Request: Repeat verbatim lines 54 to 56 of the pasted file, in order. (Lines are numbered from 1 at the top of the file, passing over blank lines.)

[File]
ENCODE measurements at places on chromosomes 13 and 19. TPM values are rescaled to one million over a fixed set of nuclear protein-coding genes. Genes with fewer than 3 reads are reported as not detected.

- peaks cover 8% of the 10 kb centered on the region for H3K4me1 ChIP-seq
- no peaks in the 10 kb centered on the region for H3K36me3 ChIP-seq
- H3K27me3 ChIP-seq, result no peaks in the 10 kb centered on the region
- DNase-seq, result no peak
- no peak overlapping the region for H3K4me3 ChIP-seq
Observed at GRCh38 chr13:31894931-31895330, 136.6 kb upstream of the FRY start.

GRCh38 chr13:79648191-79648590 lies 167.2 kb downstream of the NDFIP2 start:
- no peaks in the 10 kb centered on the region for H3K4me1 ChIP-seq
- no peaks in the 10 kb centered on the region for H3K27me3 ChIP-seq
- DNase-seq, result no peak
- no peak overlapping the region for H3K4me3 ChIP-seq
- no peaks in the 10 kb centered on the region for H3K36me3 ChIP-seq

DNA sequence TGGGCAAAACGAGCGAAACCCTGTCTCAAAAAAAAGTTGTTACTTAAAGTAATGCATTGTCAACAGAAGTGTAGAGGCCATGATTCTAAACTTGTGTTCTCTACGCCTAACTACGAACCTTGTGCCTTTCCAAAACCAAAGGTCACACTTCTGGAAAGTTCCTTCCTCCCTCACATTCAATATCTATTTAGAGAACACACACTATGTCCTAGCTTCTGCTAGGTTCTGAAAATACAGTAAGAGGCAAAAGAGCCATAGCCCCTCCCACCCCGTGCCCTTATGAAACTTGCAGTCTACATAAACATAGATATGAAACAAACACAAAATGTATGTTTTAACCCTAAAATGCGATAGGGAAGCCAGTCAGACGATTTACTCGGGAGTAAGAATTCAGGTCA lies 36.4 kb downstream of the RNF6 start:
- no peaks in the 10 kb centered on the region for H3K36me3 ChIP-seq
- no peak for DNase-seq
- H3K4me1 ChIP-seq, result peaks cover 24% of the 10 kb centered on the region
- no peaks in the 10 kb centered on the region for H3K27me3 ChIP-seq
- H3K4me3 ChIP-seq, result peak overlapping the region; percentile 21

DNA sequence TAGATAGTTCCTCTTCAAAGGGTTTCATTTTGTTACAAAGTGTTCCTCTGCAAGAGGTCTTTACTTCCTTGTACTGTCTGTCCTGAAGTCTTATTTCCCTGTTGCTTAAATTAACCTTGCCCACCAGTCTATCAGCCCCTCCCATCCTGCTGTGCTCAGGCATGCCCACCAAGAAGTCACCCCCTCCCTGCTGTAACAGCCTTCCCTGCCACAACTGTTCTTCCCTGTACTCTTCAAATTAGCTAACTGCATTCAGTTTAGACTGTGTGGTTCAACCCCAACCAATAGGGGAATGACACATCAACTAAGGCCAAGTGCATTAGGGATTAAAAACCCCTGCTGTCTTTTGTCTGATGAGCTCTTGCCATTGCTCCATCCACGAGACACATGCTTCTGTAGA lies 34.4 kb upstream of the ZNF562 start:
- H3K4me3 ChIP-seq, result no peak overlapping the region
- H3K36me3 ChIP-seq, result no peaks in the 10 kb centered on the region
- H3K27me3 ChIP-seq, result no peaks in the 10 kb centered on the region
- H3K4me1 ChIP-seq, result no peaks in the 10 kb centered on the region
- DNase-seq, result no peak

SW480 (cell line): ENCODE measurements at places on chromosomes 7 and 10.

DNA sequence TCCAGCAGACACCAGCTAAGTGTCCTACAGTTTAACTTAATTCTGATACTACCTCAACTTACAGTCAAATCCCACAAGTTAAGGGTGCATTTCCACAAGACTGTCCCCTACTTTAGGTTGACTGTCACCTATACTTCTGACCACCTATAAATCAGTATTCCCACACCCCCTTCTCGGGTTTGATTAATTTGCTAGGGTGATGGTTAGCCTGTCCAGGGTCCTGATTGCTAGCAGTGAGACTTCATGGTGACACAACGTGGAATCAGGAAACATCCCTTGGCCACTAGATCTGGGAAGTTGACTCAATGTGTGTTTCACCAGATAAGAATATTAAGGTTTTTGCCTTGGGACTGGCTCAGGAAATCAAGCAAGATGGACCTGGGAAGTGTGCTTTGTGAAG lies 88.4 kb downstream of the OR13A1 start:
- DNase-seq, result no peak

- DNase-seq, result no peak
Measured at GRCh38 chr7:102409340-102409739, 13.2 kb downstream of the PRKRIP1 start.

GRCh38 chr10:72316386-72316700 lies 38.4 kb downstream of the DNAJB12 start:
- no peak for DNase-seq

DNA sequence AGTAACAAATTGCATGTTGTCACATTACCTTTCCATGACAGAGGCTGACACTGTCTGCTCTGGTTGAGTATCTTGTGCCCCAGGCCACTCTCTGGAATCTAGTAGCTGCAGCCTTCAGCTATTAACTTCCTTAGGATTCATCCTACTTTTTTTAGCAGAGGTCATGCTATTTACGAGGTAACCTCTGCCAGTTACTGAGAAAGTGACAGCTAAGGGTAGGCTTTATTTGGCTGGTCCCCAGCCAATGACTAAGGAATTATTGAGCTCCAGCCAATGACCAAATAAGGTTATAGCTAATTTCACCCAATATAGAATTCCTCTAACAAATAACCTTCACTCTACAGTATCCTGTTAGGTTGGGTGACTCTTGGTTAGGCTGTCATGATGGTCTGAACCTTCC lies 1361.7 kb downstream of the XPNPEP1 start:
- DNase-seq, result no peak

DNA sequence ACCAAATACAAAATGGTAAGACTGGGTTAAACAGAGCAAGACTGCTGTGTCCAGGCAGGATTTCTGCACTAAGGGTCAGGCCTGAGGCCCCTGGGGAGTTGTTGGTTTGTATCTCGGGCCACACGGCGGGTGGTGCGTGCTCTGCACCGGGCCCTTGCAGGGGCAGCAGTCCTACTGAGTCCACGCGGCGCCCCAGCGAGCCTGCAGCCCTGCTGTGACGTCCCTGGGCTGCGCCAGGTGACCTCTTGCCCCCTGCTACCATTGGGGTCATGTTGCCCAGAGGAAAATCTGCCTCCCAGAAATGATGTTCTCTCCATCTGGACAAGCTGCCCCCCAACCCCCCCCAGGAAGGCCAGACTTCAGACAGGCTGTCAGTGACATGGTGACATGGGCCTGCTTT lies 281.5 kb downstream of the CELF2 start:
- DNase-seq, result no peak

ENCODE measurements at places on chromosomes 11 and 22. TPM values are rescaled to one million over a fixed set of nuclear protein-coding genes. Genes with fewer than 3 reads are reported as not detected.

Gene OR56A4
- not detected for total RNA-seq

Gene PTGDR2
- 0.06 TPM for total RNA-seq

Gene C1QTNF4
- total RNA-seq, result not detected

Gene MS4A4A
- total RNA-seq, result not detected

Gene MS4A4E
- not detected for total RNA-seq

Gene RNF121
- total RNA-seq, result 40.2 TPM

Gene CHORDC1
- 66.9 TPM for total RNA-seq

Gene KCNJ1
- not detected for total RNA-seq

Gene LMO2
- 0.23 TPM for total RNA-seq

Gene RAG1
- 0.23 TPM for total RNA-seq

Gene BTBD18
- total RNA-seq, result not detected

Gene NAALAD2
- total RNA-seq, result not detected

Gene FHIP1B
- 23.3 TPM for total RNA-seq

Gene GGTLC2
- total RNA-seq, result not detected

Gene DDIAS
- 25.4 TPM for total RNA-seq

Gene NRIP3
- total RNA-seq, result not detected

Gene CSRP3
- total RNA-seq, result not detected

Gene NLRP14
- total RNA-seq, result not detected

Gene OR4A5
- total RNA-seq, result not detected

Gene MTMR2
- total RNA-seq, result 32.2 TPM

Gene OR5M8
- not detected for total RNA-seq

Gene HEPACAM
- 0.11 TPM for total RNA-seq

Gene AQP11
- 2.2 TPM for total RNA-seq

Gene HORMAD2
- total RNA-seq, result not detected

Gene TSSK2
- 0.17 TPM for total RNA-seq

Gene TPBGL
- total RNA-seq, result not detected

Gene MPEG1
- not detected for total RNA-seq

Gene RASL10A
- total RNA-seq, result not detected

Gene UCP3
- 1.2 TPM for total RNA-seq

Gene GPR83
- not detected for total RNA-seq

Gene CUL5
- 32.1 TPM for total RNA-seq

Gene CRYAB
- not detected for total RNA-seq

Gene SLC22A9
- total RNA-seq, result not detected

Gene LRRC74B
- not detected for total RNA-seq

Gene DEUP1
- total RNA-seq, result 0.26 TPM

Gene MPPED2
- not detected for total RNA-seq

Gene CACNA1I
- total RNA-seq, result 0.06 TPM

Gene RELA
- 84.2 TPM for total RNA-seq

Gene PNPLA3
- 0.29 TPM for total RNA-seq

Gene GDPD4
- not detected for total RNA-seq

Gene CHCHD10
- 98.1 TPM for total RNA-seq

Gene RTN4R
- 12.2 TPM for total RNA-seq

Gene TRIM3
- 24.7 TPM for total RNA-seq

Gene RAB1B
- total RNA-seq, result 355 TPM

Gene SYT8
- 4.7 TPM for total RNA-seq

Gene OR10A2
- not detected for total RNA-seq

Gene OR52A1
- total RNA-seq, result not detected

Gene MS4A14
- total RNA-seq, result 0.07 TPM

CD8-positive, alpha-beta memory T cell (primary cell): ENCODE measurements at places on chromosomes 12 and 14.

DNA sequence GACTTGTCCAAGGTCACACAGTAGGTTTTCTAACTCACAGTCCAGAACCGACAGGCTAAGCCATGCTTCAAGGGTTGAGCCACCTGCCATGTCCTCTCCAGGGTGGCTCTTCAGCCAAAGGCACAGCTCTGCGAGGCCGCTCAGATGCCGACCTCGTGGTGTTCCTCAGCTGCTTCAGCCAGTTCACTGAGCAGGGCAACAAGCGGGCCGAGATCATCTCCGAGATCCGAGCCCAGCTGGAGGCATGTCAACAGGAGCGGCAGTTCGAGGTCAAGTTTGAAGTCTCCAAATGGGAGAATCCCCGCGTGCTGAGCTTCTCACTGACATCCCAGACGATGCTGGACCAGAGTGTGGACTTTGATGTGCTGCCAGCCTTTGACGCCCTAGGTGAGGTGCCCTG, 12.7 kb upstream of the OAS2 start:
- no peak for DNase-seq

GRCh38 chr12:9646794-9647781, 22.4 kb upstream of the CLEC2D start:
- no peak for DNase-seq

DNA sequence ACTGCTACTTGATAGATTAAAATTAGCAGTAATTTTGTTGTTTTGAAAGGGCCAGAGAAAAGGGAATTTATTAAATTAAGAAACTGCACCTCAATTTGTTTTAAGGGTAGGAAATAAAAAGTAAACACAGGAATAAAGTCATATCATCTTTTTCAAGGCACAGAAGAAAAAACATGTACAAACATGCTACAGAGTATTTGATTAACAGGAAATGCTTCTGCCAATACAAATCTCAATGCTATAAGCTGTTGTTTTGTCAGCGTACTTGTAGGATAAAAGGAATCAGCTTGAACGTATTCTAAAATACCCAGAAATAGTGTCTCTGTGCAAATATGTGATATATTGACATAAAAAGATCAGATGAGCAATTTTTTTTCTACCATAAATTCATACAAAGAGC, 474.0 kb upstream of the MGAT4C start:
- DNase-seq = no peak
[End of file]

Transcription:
Gene LMO2
- 0.23 TPM for total RNA-seq

Gene RAG1